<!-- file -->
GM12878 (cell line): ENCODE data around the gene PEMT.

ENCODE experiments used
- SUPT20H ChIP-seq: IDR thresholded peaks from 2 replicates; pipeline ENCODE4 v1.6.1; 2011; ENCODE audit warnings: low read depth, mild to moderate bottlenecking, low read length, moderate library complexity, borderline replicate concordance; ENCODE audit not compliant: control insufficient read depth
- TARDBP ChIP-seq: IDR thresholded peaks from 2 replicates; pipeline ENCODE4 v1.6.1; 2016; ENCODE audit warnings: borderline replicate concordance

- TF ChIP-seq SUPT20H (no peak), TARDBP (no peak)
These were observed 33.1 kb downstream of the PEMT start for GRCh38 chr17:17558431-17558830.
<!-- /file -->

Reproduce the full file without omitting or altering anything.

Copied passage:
GM12878 (cell line): ENCODE data around the gene PEMT.

ENCODE experiments used
- SUPT20H ChIP-seq: IDR thresholded peaks from 2 replicates; pipeline ENCODE4 v1.6.1; 2011; ENCODE audit warnings: low read depth, mild to moderate bottlenecking, low read length, moderate library complexity, borderline replicate concordance; ENCODE audit not compliant: control insufficient read depth
- TARDBP ChIP-seq: IDR thresholded peaks from 2 replicates; pipeline ENCODE4 v1.6.1; 2016; ENCODE audit warnings: borderline replicate concordance

- TF ChIP-seq SUPT20H (no peak), TARDBP (no peak)
These were observed 33.1 kb downstream of the PEMT start for GRCh38 chr17:17558431-17558830.